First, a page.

Friday, August 16, 2013

Business owners lament timing of fire

For many in Ketchum, late August is a peak period for sales

Express Staff Writer

The Beaver Creek Fire burns on both sides of Warm Springs Road west of Ketchum earlier this week. Photo by Willy Cook

    A handful of local business owners say the Beaver Creek Fire is unmercifully competing for attention, conjuring memories of the 2007 Castle Rock disaster from which many are still attempting to recover.
    Keith Perry, owner of Perry’s restaurant in Ketchum, said he made $1,500 less on Wednesday compared to Wednesday, Aug. 7. This week, he noted, should have been his busiest of the year.
    “It’s a disaster economically,” he said. “If people have an option, they’re going elsewhere. Everybody will take a huge hit if this continues.”
    Erik Vorm, who runs the Cornerstone Bar and Grill in Ketchum, echoed the sentiment.
    “We’re getting a fair amount of cancellations,” he said. “We’ve had to cancel catered events that were outdoors as well.”
    Vorm worried aloud about tourism in general in the Sun Valley area.
    “It makes me sad that the fire is driving people away. It makes them think about not coming because it’s been two years running now where the smoke hits the valley at the same time. So, now they’re starting to think, ‘You don’t go to Sun Valley in August,’” he said.
    On Thursday, Sun Valley Resort announced that it closed the Bald Mountain lifts because of the smoke in the air, with plans to reassess on Friday. Numerous outdoor-enhanced entertainment offerings from a Josh Ritter concert to the Sun Valley Summer Symphony concert Thursday were either canceled or routed to indoor venues.
    Iconoclast Books owner Sarah Hedrick was busily preparing for the upcoming Sun Valley Writers’ Conference and for author Lynne Hanson’s promotional evening while stressing about the impact of the fires.
    “This is usually our best couple of weeks of the year, the one that makes it all work,” she said, trying to be optimistic. “But I can’t take another Castle Rock.”
Realtor Jan Armstrong said short-term effects will be felt immediately, but those will mellow as the public sees the fire being handled wisely.
“I think that now it’s coming into the old burn [from] the Castle Rock it doesn’t have the big trees to burn anymore. It only has underbrush, and that’s going to help them a great deal to keep it from going west when it gets that far north. I think they’ll get a handle on it, I truly do.”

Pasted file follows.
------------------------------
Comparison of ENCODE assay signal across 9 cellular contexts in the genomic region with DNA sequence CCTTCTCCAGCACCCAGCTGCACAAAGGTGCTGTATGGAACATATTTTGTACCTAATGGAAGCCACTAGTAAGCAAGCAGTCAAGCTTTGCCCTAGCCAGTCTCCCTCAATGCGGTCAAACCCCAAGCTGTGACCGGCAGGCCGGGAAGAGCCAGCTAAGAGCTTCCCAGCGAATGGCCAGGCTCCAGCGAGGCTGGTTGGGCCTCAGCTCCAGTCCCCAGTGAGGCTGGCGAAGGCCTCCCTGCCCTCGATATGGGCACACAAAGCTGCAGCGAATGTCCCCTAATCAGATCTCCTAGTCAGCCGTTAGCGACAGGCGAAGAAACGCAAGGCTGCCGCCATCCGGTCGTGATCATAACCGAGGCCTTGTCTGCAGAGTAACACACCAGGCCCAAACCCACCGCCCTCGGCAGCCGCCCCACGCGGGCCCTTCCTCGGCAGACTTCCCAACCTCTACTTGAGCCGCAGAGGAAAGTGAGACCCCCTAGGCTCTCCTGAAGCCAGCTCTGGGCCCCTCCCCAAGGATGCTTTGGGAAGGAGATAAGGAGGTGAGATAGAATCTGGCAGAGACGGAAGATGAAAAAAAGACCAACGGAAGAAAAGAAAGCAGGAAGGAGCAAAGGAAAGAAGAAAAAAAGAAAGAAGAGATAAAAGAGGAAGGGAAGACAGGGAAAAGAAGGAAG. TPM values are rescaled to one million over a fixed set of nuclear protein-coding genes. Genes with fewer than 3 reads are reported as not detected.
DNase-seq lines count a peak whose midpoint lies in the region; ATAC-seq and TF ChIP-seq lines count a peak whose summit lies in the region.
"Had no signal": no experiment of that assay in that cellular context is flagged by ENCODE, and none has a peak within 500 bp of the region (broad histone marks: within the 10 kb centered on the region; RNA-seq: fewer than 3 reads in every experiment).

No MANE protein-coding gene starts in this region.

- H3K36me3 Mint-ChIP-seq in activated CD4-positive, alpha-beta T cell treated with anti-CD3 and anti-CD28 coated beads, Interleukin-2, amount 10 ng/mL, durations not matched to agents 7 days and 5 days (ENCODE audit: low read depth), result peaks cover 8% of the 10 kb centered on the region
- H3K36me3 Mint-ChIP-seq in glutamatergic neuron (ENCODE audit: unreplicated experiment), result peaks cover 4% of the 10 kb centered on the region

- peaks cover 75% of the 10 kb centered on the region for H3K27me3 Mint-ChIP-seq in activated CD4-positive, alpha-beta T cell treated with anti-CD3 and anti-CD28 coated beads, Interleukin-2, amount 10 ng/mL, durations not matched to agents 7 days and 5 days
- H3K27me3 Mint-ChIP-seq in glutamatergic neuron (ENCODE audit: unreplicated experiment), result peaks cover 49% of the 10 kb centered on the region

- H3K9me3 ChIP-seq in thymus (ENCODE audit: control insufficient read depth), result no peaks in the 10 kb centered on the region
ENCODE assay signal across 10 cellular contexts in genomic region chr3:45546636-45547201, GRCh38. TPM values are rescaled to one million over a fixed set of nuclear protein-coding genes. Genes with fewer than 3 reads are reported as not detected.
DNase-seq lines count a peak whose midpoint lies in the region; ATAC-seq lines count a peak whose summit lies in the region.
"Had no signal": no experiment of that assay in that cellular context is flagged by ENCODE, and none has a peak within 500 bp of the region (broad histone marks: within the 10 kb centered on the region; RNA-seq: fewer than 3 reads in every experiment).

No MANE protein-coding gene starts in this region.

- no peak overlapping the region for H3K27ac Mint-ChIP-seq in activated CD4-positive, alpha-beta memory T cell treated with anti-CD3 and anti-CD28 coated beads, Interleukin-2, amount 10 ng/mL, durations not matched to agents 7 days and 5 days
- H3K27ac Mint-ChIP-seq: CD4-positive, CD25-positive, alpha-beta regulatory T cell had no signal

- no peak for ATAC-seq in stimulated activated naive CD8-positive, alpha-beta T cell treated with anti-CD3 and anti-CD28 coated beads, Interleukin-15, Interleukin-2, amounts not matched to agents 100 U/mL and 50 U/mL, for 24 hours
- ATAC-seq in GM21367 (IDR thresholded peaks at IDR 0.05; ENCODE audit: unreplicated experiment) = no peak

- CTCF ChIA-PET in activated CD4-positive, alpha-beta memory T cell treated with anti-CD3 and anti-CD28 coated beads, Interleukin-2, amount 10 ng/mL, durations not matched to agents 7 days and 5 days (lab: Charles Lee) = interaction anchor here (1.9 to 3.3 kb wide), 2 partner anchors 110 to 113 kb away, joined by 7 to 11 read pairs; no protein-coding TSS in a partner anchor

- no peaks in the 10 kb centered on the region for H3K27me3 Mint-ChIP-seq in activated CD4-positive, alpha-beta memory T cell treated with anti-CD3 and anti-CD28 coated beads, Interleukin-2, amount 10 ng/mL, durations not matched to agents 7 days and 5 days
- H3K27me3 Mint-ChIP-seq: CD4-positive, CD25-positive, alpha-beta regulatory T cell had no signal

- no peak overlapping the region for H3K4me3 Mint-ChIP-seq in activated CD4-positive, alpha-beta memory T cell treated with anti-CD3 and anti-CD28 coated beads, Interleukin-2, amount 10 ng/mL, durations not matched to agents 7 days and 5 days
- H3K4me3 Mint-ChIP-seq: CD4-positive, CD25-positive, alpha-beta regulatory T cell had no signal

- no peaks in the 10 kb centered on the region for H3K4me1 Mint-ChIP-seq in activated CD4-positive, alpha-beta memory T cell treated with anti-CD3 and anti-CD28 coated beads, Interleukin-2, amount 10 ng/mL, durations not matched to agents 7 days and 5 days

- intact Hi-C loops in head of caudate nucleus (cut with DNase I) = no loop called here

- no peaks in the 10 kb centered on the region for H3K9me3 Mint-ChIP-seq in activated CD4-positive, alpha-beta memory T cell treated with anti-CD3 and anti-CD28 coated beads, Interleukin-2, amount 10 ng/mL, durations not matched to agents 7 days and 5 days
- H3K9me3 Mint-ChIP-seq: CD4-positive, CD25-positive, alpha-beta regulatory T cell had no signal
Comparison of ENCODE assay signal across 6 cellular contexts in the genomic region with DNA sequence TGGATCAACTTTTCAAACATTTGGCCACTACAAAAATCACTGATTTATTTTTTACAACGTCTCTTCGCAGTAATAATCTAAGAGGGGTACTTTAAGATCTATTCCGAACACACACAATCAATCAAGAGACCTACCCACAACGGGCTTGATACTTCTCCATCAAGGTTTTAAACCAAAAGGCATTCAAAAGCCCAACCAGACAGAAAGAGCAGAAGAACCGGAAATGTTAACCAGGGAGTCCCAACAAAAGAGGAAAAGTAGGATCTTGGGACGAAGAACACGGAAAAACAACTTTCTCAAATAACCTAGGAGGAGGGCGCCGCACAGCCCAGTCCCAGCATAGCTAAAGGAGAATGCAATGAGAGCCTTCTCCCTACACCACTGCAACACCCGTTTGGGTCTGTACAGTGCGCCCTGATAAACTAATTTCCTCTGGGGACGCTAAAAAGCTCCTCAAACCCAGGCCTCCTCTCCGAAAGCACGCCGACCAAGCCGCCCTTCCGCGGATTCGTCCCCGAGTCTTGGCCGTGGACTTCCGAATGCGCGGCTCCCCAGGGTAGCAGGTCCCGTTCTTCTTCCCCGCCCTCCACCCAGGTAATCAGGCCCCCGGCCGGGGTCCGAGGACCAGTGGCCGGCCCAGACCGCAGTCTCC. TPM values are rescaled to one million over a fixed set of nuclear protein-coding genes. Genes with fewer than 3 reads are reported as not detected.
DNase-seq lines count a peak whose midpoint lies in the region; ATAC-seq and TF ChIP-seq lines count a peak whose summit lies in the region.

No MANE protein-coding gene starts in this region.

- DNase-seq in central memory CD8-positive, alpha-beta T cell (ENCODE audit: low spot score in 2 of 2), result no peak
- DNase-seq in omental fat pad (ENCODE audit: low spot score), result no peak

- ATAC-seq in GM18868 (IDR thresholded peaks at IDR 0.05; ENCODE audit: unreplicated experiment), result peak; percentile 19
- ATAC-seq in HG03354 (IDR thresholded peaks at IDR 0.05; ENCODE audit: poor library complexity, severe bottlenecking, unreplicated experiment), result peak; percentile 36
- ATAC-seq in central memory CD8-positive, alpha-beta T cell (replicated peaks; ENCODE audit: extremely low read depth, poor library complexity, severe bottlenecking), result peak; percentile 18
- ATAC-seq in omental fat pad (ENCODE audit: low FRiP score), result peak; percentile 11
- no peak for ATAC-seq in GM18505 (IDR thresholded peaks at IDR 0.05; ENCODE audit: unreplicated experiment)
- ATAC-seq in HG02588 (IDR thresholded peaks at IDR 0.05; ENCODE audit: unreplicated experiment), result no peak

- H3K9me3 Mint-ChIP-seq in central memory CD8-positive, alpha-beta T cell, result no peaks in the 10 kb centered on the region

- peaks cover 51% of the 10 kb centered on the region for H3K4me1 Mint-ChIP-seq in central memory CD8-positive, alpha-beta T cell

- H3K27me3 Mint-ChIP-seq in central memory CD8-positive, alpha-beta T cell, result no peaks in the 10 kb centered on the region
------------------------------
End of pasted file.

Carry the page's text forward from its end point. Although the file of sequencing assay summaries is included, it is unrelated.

The Idaho Mountain Real Estate agent projected that the recent wildfires could have ramifications for a real estate industry like this that is largely reliant on second-home owners.
    “I think the fire could impact some buying and selling,” she said. “People were firmer on their price before.”
    Ketchum Mayor Randy Hall was melancholy in regards to the fire.
    “In three of the last six years, our economy has been shut down because of the smoking fire,” he said. “As soon as the economy starts to thrive, it feels like we just shut down.”
    Hall said he’s fielded several concerned phone calls, some from people letting him know of their canceled plans to visit Sun Valley and Ketchum.
     Airport Manager Rick Baird said that no flights could land at Friedman Memorial Airport on Wednesday until after 11:30 a.m. due to limited air visibility. The low air visibility on Wednesday prevented a round-trip Horizon flight to Seattle from operating out of Friedman.
    But, by 1 p.m. Thursday, all scheduled departures and arrivals were back on plan. Peter Kramer, airport operations chief, said the airport “has not closed at all.”
    Caroline Nystrom, executive director of the Hospice of Wood River Valley in Ketchum, said the fire has required extra special care of her 39 patients.
    “As we make our nursing visits to these people in their homes, we’re reminding them to keep their doors and windows closed,” she said. “We’re checking their oxygen levels and reassuring them we have a nurse on call 24 hours a day. We are also watching the sites closely in case we have to evacuate patients.
    “A lot of people are using morphine, and we can’t have them in a community shelter. We have to have them in a controlled environment.”
    In spite of the challenges that come with extinguishing the fire, Hall still remains positive.
    “I’m optimistic the weather will help soon. We’re in good hands with our incident management team,” he said.

Eric Avissar:

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